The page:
In the case of the United Kingdom, Brexit causes confusion in trade and all of the attendant regulatory issues that impact trade. However, UK trade with the rest of the world has grown at a much faster rate than UK trade with European Union members. For the 15 years from 1999 to 2014, trade between the United Kingdom and Europe grew at a rate of 3.6% per year. This rate pales in comparison to the United Kingdom’s trade growth with the rest of the world which grew at a rate of 6.5% per over the same period (see table above).
We believe Brexit will result in significant short-term uncertainty regarding trade. There is also the potential for a domino effect that could interrupt trading within the broader EU, especially its financial sector, which still faces unresolved issues from the financial crisis and Southern Europe’s debt issues. On the other hand, freedom from the European Union may allow the United Kingdom’s trade representatives to pursue deals with the rest of the world more aggressively, thus expanding linkages and economic growth. Brexit could also benefit global trade over the long term by limiting regulatory overreach by Brussels and others which slows trade and innovation.
Trade Exposure within your Portfolio
At first glance, the trade disruptions discussed above may not seem important to a US investor investing in mostly US stocks. But almost any large company today is going to be exposed to international trade, and therefore reliant to some extent on freedom of trade. We operate within a global economy and the results can be seen when companies report their revenue by geographic region.
Qualcomm Inc. (QCOM) only lists 1% of its revenue coming from the United States. While the demand for the company’s chips is mostly driven by the US consumer, Qualcomm is selling or licensing the chips to a manufacturer that puts them into a phone and most smart phone companies such as Samsung and LG are based in Asia. In addition, most of QCOM’s suppliers are also foreign. QCOM’s largest supplier is Taiwan Semiconductor, the chip manufacturer.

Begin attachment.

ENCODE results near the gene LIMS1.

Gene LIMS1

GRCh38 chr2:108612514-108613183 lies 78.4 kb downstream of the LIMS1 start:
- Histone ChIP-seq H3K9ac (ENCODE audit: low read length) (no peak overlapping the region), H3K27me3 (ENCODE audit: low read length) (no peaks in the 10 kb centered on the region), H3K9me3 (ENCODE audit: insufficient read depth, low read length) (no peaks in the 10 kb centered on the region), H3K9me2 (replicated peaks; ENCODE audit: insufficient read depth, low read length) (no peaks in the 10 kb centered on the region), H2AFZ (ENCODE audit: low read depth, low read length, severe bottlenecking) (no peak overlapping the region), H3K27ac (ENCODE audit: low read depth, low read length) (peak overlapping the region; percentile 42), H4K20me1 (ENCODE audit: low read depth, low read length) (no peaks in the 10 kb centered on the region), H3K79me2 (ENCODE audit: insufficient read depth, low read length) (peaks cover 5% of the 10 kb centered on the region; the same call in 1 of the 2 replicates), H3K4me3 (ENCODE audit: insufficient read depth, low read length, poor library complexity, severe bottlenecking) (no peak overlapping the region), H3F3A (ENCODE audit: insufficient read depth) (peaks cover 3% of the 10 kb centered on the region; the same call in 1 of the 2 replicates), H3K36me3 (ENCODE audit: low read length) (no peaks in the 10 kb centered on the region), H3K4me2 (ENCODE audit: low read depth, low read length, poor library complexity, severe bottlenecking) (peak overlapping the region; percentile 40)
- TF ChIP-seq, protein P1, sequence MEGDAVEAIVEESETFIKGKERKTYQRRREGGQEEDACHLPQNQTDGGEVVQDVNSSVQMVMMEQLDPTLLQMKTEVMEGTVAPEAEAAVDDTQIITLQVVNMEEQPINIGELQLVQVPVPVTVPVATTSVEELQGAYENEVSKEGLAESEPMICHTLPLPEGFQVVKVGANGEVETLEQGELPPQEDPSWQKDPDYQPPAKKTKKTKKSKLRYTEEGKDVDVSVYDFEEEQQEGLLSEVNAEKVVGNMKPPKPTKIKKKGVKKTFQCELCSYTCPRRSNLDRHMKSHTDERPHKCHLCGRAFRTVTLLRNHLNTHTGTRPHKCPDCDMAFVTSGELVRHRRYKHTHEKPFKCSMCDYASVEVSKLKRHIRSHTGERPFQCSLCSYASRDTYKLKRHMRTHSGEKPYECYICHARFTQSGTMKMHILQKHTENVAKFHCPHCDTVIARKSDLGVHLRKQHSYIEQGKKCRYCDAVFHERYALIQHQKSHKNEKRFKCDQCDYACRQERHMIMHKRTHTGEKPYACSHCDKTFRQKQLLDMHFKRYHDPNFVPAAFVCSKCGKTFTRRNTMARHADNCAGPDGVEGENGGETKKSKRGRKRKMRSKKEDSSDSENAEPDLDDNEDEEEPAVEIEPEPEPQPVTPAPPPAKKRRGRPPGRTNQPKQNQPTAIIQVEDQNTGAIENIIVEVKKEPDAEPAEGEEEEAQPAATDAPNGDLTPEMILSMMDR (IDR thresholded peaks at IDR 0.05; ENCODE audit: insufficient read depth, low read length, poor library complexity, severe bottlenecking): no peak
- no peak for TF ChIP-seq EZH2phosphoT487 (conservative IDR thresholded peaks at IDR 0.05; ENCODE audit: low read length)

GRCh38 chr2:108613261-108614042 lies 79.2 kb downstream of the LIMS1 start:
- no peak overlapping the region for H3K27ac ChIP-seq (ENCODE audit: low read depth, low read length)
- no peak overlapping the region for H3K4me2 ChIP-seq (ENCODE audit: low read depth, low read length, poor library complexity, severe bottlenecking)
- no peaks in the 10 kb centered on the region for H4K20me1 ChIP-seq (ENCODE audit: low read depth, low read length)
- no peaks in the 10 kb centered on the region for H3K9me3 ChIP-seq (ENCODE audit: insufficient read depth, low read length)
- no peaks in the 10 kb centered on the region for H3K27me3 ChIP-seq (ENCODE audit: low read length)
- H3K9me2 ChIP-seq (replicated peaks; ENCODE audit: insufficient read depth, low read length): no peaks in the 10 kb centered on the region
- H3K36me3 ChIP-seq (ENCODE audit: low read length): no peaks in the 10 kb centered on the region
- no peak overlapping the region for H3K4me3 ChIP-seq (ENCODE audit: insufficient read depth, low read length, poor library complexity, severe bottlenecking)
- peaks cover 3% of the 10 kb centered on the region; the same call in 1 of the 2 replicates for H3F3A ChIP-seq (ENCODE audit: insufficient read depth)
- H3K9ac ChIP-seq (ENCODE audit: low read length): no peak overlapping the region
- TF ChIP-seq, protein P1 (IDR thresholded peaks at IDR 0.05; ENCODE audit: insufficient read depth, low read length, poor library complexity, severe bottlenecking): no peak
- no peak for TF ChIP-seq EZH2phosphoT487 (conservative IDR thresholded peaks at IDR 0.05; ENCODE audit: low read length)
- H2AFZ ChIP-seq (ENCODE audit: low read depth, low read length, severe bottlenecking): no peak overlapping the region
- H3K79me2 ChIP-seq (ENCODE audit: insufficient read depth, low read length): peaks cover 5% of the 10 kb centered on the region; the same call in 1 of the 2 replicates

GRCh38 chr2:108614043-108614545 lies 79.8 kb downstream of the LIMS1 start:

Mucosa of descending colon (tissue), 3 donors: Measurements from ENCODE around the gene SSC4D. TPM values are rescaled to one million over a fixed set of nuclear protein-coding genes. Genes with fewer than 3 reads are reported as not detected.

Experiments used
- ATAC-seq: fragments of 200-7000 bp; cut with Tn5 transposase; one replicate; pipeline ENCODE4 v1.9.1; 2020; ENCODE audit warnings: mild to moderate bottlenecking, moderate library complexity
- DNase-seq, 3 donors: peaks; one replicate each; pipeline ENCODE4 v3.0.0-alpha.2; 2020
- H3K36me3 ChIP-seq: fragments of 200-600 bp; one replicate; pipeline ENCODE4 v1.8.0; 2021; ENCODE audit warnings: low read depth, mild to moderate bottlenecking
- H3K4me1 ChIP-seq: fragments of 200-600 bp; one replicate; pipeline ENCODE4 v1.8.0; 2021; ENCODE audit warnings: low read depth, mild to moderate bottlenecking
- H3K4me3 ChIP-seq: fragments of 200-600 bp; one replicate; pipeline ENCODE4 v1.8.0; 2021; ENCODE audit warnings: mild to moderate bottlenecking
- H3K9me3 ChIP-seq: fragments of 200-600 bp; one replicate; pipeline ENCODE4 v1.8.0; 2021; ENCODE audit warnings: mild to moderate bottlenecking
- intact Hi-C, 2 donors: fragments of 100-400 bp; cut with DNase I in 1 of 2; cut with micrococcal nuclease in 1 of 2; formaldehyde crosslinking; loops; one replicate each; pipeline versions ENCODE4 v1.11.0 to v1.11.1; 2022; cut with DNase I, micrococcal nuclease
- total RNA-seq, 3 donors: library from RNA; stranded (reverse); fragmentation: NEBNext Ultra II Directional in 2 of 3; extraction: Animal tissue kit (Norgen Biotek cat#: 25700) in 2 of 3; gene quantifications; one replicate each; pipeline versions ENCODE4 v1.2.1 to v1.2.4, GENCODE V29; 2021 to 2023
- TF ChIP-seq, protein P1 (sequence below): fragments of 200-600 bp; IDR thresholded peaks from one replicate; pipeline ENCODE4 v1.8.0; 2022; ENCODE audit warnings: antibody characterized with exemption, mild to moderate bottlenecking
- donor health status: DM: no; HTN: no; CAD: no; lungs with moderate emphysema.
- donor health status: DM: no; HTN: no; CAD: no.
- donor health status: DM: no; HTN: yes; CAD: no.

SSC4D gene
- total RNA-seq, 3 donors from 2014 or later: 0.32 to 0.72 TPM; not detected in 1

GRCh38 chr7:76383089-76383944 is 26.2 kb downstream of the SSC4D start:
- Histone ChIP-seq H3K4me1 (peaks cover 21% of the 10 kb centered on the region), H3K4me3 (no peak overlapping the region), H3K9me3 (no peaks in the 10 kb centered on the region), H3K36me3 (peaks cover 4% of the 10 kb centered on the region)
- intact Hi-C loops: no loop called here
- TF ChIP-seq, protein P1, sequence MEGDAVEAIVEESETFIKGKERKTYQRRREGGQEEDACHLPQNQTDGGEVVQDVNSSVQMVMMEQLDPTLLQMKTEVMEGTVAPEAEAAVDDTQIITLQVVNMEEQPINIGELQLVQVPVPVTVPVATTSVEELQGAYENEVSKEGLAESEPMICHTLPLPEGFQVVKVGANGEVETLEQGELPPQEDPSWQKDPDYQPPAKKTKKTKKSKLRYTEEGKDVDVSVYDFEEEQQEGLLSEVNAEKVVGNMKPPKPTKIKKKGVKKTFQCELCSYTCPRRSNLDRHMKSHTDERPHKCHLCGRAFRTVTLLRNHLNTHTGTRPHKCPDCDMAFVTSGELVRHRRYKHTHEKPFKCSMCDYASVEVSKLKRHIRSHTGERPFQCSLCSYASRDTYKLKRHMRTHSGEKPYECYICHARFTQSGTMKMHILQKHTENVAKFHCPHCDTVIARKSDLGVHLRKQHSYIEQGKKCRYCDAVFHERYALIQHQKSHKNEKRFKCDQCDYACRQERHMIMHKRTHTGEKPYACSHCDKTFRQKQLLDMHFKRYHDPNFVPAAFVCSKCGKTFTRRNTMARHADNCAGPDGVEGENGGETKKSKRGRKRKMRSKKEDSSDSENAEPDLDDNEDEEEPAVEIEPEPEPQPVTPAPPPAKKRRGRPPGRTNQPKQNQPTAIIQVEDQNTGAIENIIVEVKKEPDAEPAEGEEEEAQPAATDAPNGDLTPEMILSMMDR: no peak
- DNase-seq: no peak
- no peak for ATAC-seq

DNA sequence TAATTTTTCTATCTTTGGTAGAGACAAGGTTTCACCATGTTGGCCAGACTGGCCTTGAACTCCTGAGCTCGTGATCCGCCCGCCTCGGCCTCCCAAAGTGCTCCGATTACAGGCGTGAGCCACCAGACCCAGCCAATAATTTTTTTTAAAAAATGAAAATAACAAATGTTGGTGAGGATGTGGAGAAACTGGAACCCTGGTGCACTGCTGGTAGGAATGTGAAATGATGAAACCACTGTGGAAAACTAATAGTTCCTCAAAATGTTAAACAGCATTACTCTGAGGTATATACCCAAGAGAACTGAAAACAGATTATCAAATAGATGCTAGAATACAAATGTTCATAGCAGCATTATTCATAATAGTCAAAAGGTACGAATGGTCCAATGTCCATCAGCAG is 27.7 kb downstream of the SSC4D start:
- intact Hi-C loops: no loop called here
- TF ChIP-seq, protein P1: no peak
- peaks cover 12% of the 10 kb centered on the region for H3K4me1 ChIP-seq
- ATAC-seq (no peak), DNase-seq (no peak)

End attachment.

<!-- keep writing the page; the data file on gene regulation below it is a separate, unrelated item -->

In reality, most companies list some revenue as being generated outside the USBorgWarner, manufacturer of automotive parts, generates almost 75% of its revenue outside the U.S. Nike and Procter and Gamble both sell more merchandise outside the US than inside. St Jude Medical sells about half their devices outside the US.
Norfolk Southern Corp (NSC), a railroad company, lists all of its revenue as generated from the US. But the company is as exposed to trade as any large cap company. NSC will load toys manufactured in China and transport them across the US to a distribution center in New Jersey. Without global trade, the toys are never shipped across the Pacific Ocean to a US port.
If an investor wanted to avoid exposure to international trade, the resulting portfolio would have limited diversity and opportunity. Many utilities aren’t exposed to international trade as they generate power from a natural resource and sell domestically. Many banks are regionally concentrated. Healthcare providers like UnitedHealth Group Inc. operate within the US borders. Some retailers, like CVS Health Corp or O’Reilly Automotive are relatively insulated as they only have US stores. But even CVS relies on Bayer AG, the German company, for some of its supplies.
A properly diversified portfolio is exposed to international trade even if all the direct investments are US based companies. While this exposure may add to volatility in the short term, it is necessary in today’s global economy and has a long-term positive effect on the portfolio.